Opinion

Coronavirus Pandemic Reveals Our Economic Inequality

Michael Posner

By Michael Posner

By Michael Posner

The coronavirus crisis reveals deep fissures that have long existed in our country. “Economic Dignity,” a new book by Gene Sperling, a former national economic advisor to Presidents Bill Clinton and Barack Obama, provides important insight into some of those chasms related to economic inequality. In a vivid and timely way, Sperling’s book highlights the “dissonance between our nation’s labeling of workers as ‘essential’ and ‘heroes’ and their limited wages, benefits and ability to organize.”

The numbers Sperling presents tell some of this story. Almost half of nurses and home health care workers don’t have a single day of paid sick leave, and a million health care workers lack health care coverage themselves. Nurses and orderlies, including those treating Covid-19 patients, are risking their lives every day for an average hourly wage of $14.25. Home health care workers are paid much less, averaging only $11.63.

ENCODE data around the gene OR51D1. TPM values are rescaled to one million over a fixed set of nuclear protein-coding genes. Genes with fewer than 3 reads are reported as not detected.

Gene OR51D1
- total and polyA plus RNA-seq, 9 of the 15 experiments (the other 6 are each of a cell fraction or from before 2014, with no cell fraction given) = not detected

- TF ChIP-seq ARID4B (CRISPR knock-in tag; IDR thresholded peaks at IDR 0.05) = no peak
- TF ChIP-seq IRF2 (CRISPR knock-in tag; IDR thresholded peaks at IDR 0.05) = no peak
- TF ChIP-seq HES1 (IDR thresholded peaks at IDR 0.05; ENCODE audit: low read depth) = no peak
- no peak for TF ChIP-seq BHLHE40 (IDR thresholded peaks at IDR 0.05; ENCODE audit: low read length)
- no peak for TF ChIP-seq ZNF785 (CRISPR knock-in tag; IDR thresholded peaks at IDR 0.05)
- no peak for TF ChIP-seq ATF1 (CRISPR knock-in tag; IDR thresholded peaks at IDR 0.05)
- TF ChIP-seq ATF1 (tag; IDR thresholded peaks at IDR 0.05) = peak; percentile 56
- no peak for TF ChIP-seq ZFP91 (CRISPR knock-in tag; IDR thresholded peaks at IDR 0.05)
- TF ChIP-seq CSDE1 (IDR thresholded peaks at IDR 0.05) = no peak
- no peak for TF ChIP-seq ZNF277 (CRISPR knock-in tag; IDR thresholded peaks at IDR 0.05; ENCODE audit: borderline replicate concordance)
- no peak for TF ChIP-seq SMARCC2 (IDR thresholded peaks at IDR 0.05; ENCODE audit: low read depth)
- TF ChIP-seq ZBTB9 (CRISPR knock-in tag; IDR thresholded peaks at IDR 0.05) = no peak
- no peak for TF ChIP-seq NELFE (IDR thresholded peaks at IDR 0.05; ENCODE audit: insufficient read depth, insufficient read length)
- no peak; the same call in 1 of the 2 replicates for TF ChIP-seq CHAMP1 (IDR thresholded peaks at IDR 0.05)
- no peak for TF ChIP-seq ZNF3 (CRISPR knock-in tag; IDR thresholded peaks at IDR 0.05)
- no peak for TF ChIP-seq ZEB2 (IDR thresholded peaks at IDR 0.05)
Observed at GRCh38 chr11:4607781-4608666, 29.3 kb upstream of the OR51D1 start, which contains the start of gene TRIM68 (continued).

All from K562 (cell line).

The concept of dignity is an essential element of the modern human rights landscape. The core international human rights document, the Universal Declaration of Human Rights, adopted by the United Nations in 1948 under Eleanor Roosevelt’s bold leadership, starts with “recognition of the inherent dignity and of the equal and inalienable rights of all members of the human family” as the “foundation of freedom, justice and peace in the world.” Though not an explicit part of the U.S. constitutional tradition, human dignity has been invoked as central to our conception of rights by several Supreme Court Justices in the modern era, including William Brennan and Anthony Kennedy.

Read the full Forbes article.
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Michael Posner is a Professor of Business and Society and Director of the NYU Stern Center for Business and Human Rights.